A damaged oil tanker off the island of Trinidad and Tobago is no longer at risk of spilling 1.3 million barrels of crude oil into the Caribbean, the local government said — but not everyone is convinced.
Environmental activists and experts asked the government to take proactive measures in case the worst happens and the spill ends up taking place.
For months on end, governments and activists have followed the precarious situation of the Venezuela-flagged oil tanker FSO Nabarima. The ship has been stranded in the Gulf of Paria between Venezuela and Trinidad since January 2019, when President Donald Trump sanctioned Venezuela’s state-owned oil company, PDVSA.
The move has not only affected the revenue of the Venezuelan government but also led PDVA to abandon operations on the ship. They essentially left the tanker to rot, amid growing fears over the oil on board eventually spilling into the water.
If it did, the damage to the nearby environment would have been catastrophic.
Concerns over the status of the Nabarima accelerated in August. Local environmental nonprofit group Fishermen and Friends of the Sea (FFOS) was alerted by a PDVSA union leader that the ship was tilting and had to be inspected. The NGO asked Trinidad and Tobago to take action but got no response, so they started a social media campaign.
FFOS corporate secretary Gary Aboud went to see the Nabarima for himself and noticed the ship was tilting. He called for urgent action in a YouTube video that gained global attention, including that of climate change activist Greta Thunberg.
Days after the video was posted, Trinidad and Tobago’s government announced they would board the ship.
A team of three “experts” boarded the ship after being authorized by Venezuela, although details about this task force are still scarce. They reported that the boat is straight, stable and without risks of sinking, Energy Minister Franklin Khan said during a video conference. He also said Venezuela started pumping oil from the Nabarima into another one of its ships, the Icaro.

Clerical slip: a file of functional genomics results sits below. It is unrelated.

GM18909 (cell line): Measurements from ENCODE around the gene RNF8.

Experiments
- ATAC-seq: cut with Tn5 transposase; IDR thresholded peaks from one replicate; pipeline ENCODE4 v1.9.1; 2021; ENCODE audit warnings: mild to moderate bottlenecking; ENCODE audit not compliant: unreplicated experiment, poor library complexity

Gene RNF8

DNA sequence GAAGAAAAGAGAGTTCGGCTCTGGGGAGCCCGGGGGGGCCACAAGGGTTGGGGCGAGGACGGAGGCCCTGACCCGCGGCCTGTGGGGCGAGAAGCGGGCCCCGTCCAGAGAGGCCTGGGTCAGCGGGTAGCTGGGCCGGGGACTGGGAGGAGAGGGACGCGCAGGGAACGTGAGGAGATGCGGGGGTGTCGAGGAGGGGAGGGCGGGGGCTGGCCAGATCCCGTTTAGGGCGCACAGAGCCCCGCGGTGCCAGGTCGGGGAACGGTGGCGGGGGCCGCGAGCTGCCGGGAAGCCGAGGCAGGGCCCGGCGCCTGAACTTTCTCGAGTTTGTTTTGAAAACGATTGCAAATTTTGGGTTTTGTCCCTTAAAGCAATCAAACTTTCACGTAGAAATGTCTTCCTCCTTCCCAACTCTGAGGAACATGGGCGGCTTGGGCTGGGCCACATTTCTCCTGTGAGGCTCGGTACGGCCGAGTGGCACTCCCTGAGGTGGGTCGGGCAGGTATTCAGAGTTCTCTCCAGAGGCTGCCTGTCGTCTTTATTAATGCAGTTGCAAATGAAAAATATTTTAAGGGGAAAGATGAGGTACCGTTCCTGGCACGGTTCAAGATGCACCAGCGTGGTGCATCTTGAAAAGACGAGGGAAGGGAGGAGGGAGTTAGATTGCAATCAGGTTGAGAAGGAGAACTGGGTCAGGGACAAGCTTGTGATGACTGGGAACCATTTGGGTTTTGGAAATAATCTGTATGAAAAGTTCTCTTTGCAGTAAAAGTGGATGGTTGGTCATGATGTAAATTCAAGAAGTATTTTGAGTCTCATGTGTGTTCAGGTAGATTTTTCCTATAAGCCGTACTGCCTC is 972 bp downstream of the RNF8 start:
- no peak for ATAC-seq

Still, it will take quite a while to take all the oil out. Icaro can only transfer 25% of Nabarima’s 1.3 million barrels at a time. This means it’ll require several trips to rid the ship of all the oil on board, keeping the chances of an oil spill until most of the load is gone.
“If the vessel does turn over or crack or spill its contents, we do not know exactly how much will be spilled,” Frank Teelucksingh, a local oceanographer, told Vox. “Some might lie on the surface and be transferred away by surface currents and winds, whereas some might get into the water column, if the vessel sinks.
Being ready for a massive oil spill, no matter how big or little the risk, is very important. If it happens, the toxicity can kill many species due to a lack of oxygen. In addition to the direct environmental damage, that would also land a big blow on the economy of Trinidad and Tobago, which relies on fishing, specifically in the area where the Nabarima is. A quick intervention could alleviate some of this damage — although in the ideal scenario, the spill wouldn’t happen in the first place.